How to fit letter box

Discussion in 'UK Home Improvement' started by Ken, Nov 13, 2008.

  1. Ken

    Ken Guest

    Sorry as even I feel this looks stupid question as it seems so easy but
    here I go.

    Moved to a house with silly small post box, on wall next to front door, but
    not big enough for larger items of mail. Hence the need to remove and put in
    a conventional letter box in the door. I do limited DIY but will have a go
    at things and wonder how to cut the hole so it is smooth and accurate. I
    will need to buy whatever tools needed so would prefer not to have to buy
    stuff that would cost as much as getting a joiner in.

    Any tips would be useful?

    Ken
     
    Ken, Nov 13, 2008
    #1
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  2. Ken

    Ken Guest

    "shazzbat" <> wrote in message
    news:gfgr4h$3uh$...
    >
    > "Ken" <Reply to NG only> wrote in message
    > news:491bec3f$0$24469$...
    >> Sorry as even I feel this looks stupid question as it seems so easy but
    >> here I go.
    >>
    >> Moved to a house with silly small post box, on wall next to front door,
    >> but not big enough for larger items of mail. Hence the need to remove and
    >> put in a conventional letter box in the door. I do limited DIY but will
    >> have a go at things and wonder how to cut the hole so it is smooth and
    >> accurate. I will need to buy whatever tools needed so would prefer not to
    >> have to buy stuff that would cost as much as getting a joiner in.
    >>
    >> Any tips would be useful?
    >>

    >
    > The hole won't be visible, therefore doesn't need to be all that smooth
    > and accurate, you just need to avoid falling into the trap of not leaving
    > enough material round where the screws are going to go. Get one with a
    > flap or brushes etc on the inside to keep draughts down and it will hide a
    > multitude of sins.
    >
    > Mark on the door the hole you're about to cut and make sure you mark the
    > screw holes, to stay away from them when cutting. Is the door wooden or
    > PVC? If the latter, it may be a complex shaped extrusion, or there may be
    > a steel bracer inside, either of which will complicate matters.
    >
    > Steve


    http://www.videojug.com/film/how-to-fit-a-letter-box
    Thanks for the tips and just found this video on a Google. My door is wooden
    and also just found a padsaw blade that will attach to my Stanley knife as I
    don't have a jigsaw. I guess it will be harder work cutting but I will have
    a go. Hope I can find the solid bits of the door in the middle and not just
    empty voids!!!!
    Ken
     
    Ken, Nov 13, 2008
    #2
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  3. Ken

    On Web Guest

    "Ken" <Reply to NG only> wrote in message
    news:491c6127$0$2529$...
    >
    > "shazzbat" <> wrote in message
    > news:gfgr4h$3uh$...
    >>
    >> "Ken" <Reply to NG only> wrote in message
    >> news:491bec3f$0$24469$...
    >>> Sorry as even I feel this looks stupid question as it seems so easy but
    >>> here I go.
    >>>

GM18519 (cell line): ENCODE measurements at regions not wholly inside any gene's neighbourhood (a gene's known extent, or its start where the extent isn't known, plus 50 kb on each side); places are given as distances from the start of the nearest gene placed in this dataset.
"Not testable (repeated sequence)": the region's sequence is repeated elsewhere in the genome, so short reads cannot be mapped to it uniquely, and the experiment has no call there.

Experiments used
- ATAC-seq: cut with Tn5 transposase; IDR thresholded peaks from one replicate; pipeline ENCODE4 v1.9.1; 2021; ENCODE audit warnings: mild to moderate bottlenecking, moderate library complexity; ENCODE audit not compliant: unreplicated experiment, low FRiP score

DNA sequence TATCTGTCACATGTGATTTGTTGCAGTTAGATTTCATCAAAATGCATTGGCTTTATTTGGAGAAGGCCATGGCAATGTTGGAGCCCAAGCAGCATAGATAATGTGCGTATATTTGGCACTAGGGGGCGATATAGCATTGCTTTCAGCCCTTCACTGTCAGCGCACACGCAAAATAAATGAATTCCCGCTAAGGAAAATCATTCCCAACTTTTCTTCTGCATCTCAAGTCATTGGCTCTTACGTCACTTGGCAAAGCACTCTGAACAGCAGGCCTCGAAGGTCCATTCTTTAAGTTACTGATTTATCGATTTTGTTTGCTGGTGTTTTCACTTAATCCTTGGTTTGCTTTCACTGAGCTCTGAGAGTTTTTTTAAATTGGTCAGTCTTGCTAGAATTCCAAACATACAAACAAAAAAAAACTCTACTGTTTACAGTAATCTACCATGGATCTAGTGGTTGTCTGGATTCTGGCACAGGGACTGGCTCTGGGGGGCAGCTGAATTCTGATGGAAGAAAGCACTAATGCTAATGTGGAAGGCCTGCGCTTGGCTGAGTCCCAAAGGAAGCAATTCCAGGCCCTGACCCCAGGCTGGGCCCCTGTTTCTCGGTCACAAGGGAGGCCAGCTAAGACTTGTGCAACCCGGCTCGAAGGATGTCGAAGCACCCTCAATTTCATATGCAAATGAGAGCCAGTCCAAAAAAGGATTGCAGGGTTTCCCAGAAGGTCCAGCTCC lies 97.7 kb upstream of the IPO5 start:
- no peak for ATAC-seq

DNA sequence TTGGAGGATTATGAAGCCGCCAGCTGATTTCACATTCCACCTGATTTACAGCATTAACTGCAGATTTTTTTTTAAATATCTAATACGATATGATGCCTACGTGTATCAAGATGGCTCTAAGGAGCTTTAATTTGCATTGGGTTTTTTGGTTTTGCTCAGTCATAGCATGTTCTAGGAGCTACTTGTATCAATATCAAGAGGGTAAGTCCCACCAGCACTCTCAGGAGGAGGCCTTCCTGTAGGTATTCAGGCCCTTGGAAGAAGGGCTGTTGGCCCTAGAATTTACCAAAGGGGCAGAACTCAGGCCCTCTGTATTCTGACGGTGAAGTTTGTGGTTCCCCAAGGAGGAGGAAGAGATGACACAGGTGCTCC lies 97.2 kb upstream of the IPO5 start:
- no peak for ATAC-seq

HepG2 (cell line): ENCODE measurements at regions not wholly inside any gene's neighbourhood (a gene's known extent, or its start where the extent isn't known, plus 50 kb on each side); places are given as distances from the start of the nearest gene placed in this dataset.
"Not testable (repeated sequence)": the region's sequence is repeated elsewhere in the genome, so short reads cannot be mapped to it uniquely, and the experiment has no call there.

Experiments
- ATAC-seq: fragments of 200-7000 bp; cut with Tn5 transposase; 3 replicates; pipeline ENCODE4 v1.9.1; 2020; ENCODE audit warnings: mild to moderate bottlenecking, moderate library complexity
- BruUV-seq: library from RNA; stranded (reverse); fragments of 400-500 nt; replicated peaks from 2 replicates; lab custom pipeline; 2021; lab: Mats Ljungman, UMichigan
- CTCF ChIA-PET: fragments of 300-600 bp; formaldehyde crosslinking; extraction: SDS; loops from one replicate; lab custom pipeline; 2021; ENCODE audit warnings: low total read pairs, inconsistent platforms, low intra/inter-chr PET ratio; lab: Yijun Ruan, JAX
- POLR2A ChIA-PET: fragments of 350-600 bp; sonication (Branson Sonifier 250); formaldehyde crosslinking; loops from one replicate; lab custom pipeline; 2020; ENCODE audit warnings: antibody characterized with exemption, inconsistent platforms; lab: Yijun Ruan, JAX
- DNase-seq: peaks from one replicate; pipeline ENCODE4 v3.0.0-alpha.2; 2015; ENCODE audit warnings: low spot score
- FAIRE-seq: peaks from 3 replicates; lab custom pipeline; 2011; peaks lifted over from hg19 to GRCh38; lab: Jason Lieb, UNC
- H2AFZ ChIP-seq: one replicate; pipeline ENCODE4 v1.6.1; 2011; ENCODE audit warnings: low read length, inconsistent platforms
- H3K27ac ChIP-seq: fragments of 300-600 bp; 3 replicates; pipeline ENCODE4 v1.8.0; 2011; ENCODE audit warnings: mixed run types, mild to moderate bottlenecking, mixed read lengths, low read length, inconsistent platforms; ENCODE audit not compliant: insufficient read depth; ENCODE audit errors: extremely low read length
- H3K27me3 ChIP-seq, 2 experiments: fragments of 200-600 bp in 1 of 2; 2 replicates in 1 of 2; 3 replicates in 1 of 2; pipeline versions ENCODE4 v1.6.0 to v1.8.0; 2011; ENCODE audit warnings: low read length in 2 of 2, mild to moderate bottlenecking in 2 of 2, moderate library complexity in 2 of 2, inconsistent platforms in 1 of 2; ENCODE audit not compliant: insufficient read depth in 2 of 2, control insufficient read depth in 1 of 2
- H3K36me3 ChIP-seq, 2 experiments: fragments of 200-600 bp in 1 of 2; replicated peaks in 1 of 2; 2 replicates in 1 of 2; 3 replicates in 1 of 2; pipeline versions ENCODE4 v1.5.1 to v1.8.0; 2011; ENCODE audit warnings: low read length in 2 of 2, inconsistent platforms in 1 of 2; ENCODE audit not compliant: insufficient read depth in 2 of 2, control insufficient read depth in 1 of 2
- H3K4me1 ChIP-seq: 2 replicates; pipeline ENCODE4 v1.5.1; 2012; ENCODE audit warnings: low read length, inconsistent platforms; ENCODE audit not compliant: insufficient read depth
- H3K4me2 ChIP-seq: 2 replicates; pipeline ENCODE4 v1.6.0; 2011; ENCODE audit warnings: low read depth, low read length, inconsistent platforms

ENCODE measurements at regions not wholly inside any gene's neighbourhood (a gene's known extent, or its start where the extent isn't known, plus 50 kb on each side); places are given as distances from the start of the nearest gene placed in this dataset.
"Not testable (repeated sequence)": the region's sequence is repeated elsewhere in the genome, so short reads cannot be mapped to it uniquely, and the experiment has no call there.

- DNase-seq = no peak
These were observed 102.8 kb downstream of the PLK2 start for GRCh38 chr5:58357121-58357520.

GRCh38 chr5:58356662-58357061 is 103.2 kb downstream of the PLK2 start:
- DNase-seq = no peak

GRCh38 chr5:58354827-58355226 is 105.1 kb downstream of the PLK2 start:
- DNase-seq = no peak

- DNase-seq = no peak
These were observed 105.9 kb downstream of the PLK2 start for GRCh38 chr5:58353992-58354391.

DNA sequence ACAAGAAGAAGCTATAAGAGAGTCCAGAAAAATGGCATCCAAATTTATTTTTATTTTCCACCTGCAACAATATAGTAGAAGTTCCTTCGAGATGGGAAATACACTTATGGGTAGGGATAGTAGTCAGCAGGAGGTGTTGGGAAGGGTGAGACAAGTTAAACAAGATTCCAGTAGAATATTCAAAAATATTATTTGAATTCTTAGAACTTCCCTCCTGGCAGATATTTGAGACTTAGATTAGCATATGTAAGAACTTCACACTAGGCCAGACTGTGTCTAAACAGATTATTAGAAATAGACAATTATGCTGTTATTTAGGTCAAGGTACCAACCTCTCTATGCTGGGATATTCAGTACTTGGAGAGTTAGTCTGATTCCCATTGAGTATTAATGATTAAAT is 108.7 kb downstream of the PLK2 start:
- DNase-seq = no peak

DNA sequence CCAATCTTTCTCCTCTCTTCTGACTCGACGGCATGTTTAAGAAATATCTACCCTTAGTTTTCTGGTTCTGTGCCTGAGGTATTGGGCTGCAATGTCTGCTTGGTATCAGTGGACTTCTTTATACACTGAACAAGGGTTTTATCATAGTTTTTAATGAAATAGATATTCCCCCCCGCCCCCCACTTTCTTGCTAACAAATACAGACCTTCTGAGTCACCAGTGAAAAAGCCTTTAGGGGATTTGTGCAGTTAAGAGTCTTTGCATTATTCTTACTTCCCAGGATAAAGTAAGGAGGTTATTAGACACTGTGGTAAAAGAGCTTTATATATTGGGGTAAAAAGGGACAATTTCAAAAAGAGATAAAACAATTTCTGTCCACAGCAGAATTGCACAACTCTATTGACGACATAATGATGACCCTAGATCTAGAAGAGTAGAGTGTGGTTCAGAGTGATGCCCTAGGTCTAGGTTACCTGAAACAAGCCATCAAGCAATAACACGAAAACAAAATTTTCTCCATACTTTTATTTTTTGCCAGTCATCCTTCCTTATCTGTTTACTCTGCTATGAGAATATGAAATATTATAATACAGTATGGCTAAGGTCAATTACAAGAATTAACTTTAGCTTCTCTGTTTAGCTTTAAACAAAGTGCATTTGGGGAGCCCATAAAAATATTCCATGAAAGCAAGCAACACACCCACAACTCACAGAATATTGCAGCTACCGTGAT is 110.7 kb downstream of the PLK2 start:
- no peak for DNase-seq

>>> Moved to a house with silly small post box, on wall next to front door,
    >>> but not big enough for larger items of mail. Hence the need to remove
    >>> and put in a conventional letter box in the door. I do limited DIY but
    >>> will have a go at things and wonder how to cut the hole so it is smooth
    >>> and accurate. I will need to buy whatever tools needed so would prefer
    >>> not to have to buy stuff that would cost as much as getting a joiner in.
    >>>
    >>> Any tips would be useful?
    >>>

    >>
    >> The hole won't be visible, therefore doesn't need to be all that smooth
    >> and accurate, you just need to avoid falling into the trap of not leaving
    >> enough material round where the screws are going to go. Get one with a
    >> flap or brushes etc on the inside to keep draughts down and it will hide
    >> a multitude of sins.
    >>
    >> Mark on the door the hole you're about to cut and make sure you mark the
    >> screw holes, to stay away from them when cutting. Is the door wooden or
    >> PVC? If the latter, it may be a complex shaped extrusion, or there may be
    >> a steel bracer inside, either of which will complicate matters.
    >>
    >> Steve

    >
    > http://www.videojug.com/film/how-to-fit-a-letter-box
    > Thanks for the tips and just found this video on a Google. My door is
    > wooden and also just found a padsaw blade that will attach to my Stanley
    > knife as I don't have a jigsaw. I guess it will be harder work cutting but
    > I will have a go. Hope I can find the solid bits of the door in the middle
    > and not just empty voids!!!!
    > Ken



    Borrow a jigsaw and a drill from a friend/neighbour. It'll all be finished
    in 15 minutes.
     
    On Web, Nov 14, 2008
    #3
  4. Ken

    Ken Guest

    "John Whitworth" <sexyjw@g_EEEEEEEEEEEEEEEEE_mail.com> wrote in message
    news:491c99cf$0$24465$...
    >
    > "Ken" <Reply to NG only> wrote in message
    > news:491c6127$0$2529$...
    >>
    >> http://www.videojug.com/film/how-to-fit-a-letter-box
    >> Thanks for the tips and just found this video on a Google. My door is
    >> wooden and also just found a padsaw blade that will attach to my Stanley
    >> knife as I don't have a jigsaw. I guess it will be harder work cutting